Destination: Mars — Long March 5 rocket flies again

The Long March 5 blasts off from Wenchang Space Launch Center on Hainan Island on December 27, 2019. Source: Xinhua.

The Global Times reports:

China’s heavy-lift launch vehicle Long March-5 returned to flight after a break of more than two years, as it successfully sent a high-throughput communication satellite Shijian-20 into planned orbit on Friday, marking a huge comeback for the currently strongest member of the country’s carrier rocket family.

Why is this important? From Space Flight Now:

[The third flight of] China’s Long March 5 rocket — the country’s most powerful launcher — [was] a critical validation mission after a core stage engine failure doomed a launch in 2017 and forced a two-and-a-half-year investigation and redesign effort.

A successful return-to-flight by the Long March 5 Friday would allow China to move forward with plans to launch a pair of ambitious robotic deep space missions using Long March 5 rockets in 2020.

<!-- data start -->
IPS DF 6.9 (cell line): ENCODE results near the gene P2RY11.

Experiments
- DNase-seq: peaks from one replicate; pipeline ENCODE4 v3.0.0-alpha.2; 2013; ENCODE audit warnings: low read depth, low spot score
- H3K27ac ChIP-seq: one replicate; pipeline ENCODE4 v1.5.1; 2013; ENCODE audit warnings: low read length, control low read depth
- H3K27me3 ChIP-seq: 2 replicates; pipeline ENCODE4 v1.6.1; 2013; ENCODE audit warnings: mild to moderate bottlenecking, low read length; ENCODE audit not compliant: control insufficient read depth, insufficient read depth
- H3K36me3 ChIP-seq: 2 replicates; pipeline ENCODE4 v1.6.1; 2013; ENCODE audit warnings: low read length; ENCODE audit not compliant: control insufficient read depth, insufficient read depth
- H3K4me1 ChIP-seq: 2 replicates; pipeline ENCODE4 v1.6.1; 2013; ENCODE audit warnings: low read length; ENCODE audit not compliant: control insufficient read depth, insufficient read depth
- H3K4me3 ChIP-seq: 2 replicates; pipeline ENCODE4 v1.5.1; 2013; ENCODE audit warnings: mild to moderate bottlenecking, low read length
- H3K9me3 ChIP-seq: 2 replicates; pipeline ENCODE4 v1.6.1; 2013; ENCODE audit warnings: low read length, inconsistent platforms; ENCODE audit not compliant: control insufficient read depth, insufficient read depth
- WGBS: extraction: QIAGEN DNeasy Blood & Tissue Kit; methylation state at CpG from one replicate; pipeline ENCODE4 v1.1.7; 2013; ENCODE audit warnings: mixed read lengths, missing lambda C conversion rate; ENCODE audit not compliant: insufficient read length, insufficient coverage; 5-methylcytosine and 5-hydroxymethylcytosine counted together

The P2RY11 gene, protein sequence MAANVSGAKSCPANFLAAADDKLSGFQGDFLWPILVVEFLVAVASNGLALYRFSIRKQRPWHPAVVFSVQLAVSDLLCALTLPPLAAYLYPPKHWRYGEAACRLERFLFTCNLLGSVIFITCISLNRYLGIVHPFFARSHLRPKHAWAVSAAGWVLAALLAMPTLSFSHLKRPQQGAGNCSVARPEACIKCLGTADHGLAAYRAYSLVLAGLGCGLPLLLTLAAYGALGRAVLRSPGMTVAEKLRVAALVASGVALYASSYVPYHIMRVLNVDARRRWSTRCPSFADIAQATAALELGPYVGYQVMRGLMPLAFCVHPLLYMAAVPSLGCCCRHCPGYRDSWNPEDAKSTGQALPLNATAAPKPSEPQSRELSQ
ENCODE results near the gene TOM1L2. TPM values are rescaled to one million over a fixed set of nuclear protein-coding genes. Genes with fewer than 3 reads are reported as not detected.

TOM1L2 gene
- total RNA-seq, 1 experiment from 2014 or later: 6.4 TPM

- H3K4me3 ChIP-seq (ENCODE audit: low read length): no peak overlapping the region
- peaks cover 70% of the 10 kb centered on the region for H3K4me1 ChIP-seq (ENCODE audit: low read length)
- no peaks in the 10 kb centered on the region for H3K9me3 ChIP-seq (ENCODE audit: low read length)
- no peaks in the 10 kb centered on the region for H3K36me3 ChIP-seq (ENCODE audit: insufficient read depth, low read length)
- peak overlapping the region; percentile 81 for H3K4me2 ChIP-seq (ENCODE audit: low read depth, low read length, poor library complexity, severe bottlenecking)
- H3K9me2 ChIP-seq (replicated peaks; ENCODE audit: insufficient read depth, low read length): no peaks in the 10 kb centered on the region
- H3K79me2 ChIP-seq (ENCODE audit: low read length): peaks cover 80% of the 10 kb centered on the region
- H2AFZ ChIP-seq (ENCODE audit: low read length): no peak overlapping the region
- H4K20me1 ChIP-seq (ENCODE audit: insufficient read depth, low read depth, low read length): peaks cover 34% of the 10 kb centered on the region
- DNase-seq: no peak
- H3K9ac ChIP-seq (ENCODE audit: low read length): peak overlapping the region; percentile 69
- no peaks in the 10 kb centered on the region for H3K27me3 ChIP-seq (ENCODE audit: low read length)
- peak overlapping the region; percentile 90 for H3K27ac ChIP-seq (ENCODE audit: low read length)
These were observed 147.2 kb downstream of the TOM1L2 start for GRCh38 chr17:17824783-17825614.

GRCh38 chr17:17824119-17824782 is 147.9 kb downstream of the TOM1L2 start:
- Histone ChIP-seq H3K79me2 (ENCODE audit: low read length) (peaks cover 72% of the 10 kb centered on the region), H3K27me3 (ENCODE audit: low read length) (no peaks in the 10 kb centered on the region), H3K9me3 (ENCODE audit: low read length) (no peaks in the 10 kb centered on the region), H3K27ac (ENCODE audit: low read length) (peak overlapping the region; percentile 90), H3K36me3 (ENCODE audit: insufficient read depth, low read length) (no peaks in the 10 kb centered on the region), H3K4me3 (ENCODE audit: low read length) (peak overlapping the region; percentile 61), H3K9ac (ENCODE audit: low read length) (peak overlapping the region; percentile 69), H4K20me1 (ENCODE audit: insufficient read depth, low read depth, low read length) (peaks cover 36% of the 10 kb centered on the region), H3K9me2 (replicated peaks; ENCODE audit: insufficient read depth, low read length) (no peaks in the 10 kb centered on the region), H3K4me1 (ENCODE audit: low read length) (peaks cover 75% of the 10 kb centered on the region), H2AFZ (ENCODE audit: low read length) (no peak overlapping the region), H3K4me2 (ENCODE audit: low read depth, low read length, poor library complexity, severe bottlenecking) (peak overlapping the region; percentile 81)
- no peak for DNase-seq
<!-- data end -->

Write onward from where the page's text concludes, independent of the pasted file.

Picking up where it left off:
China’s first Mars rover is scheduled for launch on a Long March 5 in mid-2020, and the Chinese Chang’e 5 lunar sample return mission will also require the Long March 5’s lift capability to depart Earth and head for the moon.

The launch of Chang’e 5 was delayed during the grounding of the Long March 5 after the 2017 failure. China’s Mars mission must launch during a several-week-long period in mid-2020, or else wait until 2022, when Earth and Mars are in the proper positions again to make a direct interplanetary journey possible.

A future variant of the Long March 5 rocket will also launch modules of China’s planned space station, scheduled to be completed in 2022, adding another layer of importance to Friday’s test launch.

See also SupChina’s explainer on the Chinese space program.